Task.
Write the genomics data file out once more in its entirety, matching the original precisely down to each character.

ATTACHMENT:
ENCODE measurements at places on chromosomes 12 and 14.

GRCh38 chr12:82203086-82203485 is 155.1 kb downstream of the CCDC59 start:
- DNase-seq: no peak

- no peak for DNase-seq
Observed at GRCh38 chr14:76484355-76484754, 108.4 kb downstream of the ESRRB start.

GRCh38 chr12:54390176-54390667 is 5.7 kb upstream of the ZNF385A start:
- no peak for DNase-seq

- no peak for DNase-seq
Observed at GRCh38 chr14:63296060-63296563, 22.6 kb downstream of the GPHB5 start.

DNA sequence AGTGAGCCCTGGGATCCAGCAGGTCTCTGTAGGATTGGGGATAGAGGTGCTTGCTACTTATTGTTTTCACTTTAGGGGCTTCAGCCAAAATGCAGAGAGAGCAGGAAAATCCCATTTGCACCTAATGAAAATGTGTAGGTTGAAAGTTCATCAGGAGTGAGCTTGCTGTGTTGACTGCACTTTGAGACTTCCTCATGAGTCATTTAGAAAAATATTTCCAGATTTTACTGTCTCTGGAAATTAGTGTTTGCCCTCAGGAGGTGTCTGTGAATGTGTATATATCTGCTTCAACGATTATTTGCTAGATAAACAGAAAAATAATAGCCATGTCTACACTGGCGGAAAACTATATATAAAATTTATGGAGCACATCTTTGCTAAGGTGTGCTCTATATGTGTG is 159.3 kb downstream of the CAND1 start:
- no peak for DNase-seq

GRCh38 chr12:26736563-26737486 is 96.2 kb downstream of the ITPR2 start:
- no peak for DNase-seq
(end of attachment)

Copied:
ENCODE measurements at places on chromosomes 12 and 14.

GRCh38 chr12:82203086-82203485 is 155.1 kb downstream of the CCDC59 start:
- DNase-seq: no peak

- no peak for DNase-seq
Observed at GRCh38 chr14:76484355-76484754, 108.4 kb downstream of the ESRRB start.

GRCh38 chr12:54390176-54390667 is 5.7 kb upstream of the ZNF385A start:
- no peak for DNase-seq

- no peak for DNase-seq
Observed at GRCh38 chr14:63296060-63296563, 22.6 kb downstream of the GPHB5 start.

DNA sequence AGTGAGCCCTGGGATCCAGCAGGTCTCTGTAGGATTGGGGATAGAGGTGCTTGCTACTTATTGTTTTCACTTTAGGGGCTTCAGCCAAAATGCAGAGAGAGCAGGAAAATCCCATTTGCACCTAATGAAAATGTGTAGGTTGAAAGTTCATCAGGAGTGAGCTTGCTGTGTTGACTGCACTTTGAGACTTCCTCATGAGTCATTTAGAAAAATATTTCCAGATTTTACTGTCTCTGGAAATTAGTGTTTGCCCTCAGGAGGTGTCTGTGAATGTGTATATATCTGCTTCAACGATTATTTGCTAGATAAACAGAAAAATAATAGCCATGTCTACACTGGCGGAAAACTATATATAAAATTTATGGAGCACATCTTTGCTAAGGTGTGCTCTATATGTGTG is 159.3 kb downstream of the CAND1 start:
- no peak for DNase-seq

GRCh38 chr12:26736563-26737486 is 96.2 kb downstream of the ITPR2 start:
- no peak for DNase-seq